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If a tree is on private property, it is the responsibility of the property owner to ensure the health and maintenance of the tree. The City’s Tree Bylaw (Bylaw Number 4091, 2010) regulates the conservation, removal and replacement of trees throughout the city. The bylaw also spells out details for obtaining a permit for tree removal.
For new development, where a "forest edge" will be created along a protected stream or watercourse, the owner/developer is responsible for ensuring that the edge "effect" resulting from the tree clearing does not put at risk the trees adjacent to the stream. The developer must also work with qualified professionals to ensure Riparian Areas Regulation (RAR) compliance.
Through the City’s review and approval process for a housing development area, measures are taken to ensure the Stream Protection Enhancement Area (SPEA) is identified and protected for the purposes of preserving the health and viability of fish habitat and essential natural features. Windfirm trees (those with reduced blowdown risk) are also identified to ensure the integrity of the SPEA.
Building Permit applications for new development must include any applicable Stream Protection Enhancement Area (SPEA) documentation and those areas on the property that are protected, as well as copies of registered covenants including those that identify windfirm boundaries and protected trees. When a building permit is issued, the drawings will contain all such information on them to provide those working on the property, such as Builders, as well as City staff, the ability to identify and locate protected areas on and adjacent to the property.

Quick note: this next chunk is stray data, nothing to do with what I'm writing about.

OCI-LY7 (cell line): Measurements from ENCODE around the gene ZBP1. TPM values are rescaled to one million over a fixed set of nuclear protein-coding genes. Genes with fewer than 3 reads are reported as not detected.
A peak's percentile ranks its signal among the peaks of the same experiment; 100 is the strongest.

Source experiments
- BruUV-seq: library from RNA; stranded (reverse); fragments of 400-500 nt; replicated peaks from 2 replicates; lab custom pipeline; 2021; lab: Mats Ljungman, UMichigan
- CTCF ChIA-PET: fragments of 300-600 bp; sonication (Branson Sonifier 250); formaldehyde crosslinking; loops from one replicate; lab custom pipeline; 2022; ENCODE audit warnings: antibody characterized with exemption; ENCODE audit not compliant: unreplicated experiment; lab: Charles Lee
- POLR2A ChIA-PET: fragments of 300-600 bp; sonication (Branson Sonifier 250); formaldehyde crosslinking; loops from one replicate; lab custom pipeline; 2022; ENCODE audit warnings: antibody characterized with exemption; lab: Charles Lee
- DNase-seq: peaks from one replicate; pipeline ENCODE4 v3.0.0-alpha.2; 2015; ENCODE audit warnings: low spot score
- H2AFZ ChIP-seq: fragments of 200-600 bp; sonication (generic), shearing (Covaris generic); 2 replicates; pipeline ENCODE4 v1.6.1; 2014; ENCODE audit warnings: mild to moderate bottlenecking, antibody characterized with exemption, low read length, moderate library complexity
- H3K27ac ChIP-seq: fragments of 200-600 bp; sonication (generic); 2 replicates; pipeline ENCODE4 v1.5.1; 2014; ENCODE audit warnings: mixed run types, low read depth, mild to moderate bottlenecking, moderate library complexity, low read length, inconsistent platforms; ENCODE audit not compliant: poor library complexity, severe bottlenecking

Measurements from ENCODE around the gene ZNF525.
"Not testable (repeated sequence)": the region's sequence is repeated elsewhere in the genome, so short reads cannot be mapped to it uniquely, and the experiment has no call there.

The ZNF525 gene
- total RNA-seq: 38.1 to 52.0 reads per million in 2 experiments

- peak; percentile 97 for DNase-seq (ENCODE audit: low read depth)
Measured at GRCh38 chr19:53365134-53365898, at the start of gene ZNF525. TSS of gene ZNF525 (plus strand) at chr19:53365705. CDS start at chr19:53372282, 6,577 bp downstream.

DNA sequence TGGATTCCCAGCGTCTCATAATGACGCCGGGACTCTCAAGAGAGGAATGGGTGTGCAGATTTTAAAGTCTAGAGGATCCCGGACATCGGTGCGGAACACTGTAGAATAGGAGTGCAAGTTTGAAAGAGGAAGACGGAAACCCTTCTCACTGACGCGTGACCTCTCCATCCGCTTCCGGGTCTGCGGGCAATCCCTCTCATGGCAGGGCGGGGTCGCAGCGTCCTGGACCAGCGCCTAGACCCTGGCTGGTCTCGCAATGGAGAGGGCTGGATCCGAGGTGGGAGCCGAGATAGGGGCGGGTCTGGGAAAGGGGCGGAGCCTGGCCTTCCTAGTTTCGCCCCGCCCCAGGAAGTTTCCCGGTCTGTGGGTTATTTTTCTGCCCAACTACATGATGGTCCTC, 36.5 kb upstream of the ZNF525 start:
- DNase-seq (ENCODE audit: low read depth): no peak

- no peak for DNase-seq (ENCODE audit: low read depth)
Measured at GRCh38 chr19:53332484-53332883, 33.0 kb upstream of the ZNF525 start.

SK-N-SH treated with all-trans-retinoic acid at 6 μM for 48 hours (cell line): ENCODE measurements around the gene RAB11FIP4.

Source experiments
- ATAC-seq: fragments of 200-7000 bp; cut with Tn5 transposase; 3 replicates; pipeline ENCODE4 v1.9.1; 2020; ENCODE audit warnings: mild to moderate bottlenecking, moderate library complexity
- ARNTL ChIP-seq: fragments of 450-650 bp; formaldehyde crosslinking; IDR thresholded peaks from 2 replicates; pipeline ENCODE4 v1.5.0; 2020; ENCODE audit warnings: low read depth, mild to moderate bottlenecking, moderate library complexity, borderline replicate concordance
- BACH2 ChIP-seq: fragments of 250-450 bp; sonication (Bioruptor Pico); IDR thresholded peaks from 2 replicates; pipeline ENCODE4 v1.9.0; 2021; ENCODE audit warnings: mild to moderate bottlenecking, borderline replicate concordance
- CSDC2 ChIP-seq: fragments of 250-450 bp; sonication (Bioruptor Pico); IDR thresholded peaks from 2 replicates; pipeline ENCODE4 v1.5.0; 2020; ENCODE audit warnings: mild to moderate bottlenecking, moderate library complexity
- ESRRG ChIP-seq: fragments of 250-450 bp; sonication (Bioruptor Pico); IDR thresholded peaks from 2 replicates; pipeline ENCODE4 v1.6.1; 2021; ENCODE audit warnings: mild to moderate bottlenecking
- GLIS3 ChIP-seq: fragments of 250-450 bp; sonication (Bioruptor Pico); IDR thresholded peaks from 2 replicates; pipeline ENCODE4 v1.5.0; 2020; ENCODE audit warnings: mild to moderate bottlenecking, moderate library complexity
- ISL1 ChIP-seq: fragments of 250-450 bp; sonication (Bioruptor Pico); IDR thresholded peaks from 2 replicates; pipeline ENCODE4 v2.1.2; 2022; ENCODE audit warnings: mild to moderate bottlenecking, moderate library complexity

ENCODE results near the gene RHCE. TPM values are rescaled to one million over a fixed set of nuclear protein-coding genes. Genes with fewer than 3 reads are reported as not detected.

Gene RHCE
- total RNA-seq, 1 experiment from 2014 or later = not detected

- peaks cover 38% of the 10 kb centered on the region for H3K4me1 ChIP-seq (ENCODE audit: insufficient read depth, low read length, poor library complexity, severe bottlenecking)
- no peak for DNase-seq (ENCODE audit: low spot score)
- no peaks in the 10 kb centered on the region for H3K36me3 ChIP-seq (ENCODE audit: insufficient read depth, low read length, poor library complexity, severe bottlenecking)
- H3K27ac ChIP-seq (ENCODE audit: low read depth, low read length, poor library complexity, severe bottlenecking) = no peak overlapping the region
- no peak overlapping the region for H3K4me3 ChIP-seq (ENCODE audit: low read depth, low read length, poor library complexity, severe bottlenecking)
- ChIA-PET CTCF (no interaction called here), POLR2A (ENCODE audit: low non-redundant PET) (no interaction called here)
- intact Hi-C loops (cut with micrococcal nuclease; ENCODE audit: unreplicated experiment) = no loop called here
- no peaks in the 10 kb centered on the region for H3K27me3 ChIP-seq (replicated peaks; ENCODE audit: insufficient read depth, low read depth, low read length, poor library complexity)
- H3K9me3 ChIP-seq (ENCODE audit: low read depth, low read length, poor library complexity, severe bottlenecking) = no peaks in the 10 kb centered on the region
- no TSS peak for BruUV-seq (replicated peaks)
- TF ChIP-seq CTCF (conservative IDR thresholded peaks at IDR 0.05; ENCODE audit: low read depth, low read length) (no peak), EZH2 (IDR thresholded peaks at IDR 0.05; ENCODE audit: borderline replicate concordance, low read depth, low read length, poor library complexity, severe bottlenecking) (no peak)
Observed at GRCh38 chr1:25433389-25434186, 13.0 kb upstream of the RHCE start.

Restrictive covenant agreements are signed agreements, usually between a property owner and a government agency, such as the City of Coquitlam. Restrictive covenants are registered on the property’s land title and usually specify restrictions on activities or land-use applied to the subject property.
When an individual is purchasing a property, the realtor has a responsibility to draw attention to the fact there is a Restrictive Covenant on the title, if this is the case; however, there will be no other details or explanation for the Restrictive Covenant. However, a Land Title search for your property will show what encumbrances are registered on your property, including statutory rights-of-way and restrictive covenants. You can obtain a copy of your land title from the Land Title Survey Authority at www.ltsa.ca. You can also contact Land Title and Survey Authority Customer Service Centre for the Greater Vancouver area at 604-630-9630.
Our Urban Forestry section is actively working with residents in identified areas of concern. The Planning and Development department is also involved in addressing issues during both the planning and visioning processes for all future neighbourhoods and through the land development process as noted above. Additional information on neighbourhood planning can be found on Community Plans.